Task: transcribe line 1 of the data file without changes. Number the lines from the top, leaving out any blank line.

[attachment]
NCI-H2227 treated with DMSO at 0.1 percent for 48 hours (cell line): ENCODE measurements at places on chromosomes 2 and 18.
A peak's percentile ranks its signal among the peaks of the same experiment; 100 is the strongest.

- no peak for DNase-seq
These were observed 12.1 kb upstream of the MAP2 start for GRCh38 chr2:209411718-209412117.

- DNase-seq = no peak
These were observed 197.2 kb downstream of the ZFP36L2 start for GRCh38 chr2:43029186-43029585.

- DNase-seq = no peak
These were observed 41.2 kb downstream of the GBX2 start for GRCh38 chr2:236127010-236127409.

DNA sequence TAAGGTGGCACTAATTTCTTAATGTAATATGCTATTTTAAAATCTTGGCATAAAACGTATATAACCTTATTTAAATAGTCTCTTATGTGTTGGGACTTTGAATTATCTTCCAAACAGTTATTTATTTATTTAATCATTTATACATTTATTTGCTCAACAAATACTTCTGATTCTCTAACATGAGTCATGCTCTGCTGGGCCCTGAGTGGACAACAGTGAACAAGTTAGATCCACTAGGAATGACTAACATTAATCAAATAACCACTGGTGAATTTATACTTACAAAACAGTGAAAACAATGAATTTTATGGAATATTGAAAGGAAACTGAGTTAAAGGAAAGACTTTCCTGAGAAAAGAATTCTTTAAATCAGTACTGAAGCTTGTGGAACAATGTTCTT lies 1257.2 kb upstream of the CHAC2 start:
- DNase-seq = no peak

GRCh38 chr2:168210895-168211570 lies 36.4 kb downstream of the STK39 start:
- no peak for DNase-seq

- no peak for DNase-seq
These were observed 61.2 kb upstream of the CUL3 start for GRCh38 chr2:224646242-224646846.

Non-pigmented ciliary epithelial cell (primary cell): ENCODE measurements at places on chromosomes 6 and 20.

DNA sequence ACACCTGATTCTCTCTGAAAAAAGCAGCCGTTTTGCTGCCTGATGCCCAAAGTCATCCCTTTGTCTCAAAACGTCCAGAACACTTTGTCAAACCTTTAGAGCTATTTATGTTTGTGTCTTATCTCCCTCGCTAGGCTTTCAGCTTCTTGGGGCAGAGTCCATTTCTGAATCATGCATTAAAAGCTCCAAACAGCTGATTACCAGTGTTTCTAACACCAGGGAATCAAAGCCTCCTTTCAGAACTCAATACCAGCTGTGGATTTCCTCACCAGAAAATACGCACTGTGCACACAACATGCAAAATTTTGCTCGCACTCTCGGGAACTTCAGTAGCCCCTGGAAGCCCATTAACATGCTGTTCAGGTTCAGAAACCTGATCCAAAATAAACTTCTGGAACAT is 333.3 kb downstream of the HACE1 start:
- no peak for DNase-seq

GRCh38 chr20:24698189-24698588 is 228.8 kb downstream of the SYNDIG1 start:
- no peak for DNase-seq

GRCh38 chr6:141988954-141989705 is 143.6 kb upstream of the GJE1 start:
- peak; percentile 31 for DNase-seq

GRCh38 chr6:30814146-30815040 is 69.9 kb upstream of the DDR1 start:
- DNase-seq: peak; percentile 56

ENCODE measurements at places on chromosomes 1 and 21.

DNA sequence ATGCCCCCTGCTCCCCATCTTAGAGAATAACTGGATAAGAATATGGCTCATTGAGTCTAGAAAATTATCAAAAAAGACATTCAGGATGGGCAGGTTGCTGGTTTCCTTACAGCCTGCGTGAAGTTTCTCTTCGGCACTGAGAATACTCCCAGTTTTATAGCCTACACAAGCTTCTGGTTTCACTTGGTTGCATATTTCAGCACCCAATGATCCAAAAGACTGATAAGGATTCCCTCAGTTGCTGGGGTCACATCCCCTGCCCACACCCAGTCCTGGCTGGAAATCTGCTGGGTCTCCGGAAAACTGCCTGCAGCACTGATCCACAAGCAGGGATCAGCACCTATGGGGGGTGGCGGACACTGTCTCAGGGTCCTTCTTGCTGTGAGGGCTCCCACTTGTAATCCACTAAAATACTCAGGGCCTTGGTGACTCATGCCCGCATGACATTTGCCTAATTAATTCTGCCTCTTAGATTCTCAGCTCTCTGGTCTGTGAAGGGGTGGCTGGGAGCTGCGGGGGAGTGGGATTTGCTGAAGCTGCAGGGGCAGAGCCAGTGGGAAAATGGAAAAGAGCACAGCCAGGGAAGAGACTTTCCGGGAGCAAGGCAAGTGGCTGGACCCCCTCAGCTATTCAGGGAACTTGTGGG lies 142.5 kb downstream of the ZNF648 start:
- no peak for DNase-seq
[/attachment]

NCI-H2227 treated with DMSO at 0.1 percent for 48 hours (cell line): ENCODE measurements at places on chromosomes 2 and 18.